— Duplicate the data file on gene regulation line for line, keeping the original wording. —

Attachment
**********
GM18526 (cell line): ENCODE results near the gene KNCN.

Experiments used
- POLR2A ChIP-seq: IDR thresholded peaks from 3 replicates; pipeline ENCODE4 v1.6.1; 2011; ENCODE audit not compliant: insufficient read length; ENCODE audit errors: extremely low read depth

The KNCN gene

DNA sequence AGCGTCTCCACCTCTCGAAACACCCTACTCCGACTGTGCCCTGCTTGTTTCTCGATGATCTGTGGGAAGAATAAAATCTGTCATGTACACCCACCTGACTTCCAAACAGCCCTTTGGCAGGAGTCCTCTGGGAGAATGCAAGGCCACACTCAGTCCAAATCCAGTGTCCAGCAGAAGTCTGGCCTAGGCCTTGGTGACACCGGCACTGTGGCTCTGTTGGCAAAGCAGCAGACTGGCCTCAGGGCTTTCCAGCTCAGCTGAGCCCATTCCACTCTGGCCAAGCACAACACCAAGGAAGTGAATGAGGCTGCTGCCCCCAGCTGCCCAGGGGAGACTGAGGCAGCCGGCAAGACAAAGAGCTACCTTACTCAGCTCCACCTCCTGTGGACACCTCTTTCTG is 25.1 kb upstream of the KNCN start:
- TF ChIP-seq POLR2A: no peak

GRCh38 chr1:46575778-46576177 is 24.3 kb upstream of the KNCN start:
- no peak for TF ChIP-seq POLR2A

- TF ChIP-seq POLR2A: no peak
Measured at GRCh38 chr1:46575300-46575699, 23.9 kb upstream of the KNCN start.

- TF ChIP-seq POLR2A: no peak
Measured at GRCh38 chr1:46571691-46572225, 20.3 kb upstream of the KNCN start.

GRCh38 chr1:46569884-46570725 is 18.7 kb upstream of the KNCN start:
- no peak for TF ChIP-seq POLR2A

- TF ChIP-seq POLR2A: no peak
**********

GM18526 (cell line): ENCODE results near the gene KNCN.

Experiments used
- POLR2A ChIP-seq: IDR thresholded peaks from 3 replicates; pipeline ENCODE4 v1.6.1; 2011; ENCODE audit not compliant: insufficient read length; ENCODE audit errors: extremely low read depth

The KNCN gene

DNA sequence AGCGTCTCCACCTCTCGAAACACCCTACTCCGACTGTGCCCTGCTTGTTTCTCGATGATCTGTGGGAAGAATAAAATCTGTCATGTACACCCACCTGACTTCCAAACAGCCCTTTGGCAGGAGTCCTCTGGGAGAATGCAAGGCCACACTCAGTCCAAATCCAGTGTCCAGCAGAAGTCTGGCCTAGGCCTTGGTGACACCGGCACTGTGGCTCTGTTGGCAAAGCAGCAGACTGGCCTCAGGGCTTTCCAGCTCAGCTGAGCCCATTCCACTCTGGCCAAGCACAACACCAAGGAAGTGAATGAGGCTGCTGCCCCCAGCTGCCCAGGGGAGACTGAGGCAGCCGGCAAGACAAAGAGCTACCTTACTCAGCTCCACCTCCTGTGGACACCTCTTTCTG is 25.1 kb upstream of the KNCN start:
- TF ChIP-seq POLR2A: no peak

GRCh38 chr1:46575778-46576177 is 24.3 kb upstream of the KNCN start:
- no peak for TF ChIP-seq POLR2A

- TF ChIP-seq POLR2A: no peak
Measured at GRCh38 chr1:46575300-46575699, 23.9 kb upstream of the KNCN start.

- TF ChIP-seq POLR2A: no peak
Measured at GRCh38 chr1:46571691-46572225, 20.3 kb upstream of the KNCN start.

GRCh38 chr1:46569884-46570725 is 18.7 kb upstream of the KNCN start:
- no peak for TF ChIP-seq POLR2A

- TF ChIP-seq POLR2A: no peak